I jumped into photography the same way I jumped into countless other things: enthusiastic, certain, and ignorant.
At that time, in the beginning, I hadn’t the faintest idea of how a camera worked, much less the chemical science behind film or printing. I had Ansel Adams posters on my bedroom wall and a book titled Atget’s Gardens on the table beside my bed.
My father gave me a 35mm camera and two rolls of Tri-X for Christmas. Without bothering to read the instruction manual, I started taking pictures of leaves and branches, interested only in composition, in the shapes and play of light, in how an image could hold itself together within a frame.
Forty years later, I am still taking pictures with the same enthusiasm and certainty, ignorant now of different things.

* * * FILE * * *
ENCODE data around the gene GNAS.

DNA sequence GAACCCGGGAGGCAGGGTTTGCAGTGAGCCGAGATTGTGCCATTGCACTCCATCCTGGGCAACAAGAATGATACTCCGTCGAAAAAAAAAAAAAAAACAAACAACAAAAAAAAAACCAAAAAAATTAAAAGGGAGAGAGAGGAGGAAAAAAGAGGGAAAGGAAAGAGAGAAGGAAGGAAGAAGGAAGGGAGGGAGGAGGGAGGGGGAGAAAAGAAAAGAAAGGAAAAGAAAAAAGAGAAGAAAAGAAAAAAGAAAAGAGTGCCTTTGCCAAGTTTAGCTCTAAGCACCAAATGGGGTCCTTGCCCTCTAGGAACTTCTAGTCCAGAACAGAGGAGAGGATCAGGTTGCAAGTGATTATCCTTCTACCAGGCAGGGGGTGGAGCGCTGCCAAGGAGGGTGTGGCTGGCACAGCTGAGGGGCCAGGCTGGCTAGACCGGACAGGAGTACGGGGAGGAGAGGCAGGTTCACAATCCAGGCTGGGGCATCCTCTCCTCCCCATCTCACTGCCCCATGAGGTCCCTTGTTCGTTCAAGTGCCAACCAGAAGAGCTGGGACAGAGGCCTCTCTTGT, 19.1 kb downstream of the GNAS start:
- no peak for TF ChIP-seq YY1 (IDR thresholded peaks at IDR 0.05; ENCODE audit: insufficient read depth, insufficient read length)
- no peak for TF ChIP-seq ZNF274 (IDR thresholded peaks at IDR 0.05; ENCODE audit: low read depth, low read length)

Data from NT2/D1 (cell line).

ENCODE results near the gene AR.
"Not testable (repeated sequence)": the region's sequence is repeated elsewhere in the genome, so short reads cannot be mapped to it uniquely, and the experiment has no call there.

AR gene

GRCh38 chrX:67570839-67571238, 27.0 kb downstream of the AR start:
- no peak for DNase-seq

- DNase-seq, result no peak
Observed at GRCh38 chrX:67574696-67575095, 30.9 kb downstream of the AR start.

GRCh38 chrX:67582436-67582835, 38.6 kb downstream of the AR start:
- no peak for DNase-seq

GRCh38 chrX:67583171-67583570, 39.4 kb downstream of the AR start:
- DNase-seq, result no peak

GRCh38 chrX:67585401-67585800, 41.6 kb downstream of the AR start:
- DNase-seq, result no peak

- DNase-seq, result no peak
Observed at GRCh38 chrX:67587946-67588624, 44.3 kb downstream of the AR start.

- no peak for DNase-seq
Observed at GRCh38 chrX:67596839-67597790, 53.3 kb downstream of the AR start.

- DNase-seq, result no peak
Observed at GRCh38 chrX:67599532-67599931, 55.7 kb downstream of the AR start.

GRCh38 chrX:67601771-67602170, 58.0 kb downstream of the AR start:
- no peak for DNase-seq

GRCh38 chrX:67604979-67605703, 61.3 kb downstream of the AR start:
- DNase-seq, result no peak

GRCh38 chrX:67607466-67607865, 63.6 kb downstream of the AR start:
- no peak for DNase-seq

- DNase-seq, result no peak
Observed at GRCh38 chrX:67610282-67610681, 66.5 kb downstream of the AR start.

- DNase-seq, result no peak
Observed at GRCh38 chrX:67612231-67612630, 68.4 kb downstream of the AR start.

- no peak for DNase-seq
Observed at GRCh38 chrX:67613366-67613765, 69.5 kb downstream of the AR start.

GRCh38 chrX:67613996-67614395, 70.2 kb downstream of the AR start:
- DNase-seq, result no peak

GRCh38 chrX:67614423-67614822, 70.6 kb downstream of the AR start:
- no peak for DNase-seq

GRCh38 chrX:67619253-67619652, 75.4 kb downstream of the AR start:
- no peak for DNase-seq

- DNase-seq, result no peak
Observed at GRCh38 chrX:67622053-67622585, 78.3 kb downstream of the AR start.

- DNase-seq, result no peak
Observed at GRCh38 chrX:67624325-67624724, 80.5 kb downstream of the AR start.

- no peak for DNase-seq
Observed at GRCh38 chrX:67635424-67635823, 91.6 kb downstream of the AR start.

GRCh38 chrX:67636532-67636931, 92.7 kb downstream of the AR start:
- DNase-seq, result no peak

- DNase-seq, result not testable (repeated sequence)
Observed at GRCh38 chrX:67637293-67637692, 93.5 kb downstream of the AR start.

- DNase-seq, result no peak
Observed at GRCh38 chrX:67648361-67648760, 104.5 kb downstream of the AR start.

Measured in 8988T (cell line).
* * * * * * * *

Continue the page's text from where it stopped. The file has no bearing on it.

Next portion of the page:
I will always be interested in composition, in the interplay of shapes and shadows. In weight, dependencies, and structural integrity.
I have a reasonable handle on how a camera works, how light (altered by lens or not) passes through an opening (aperture) and makes an impression on whatever is there to receive and record it, whether that’s film coated with light-sensitive emulsion or a digital sensor.
Just press a button to release the shutter, and you’ve frozen a moment in your memory of time.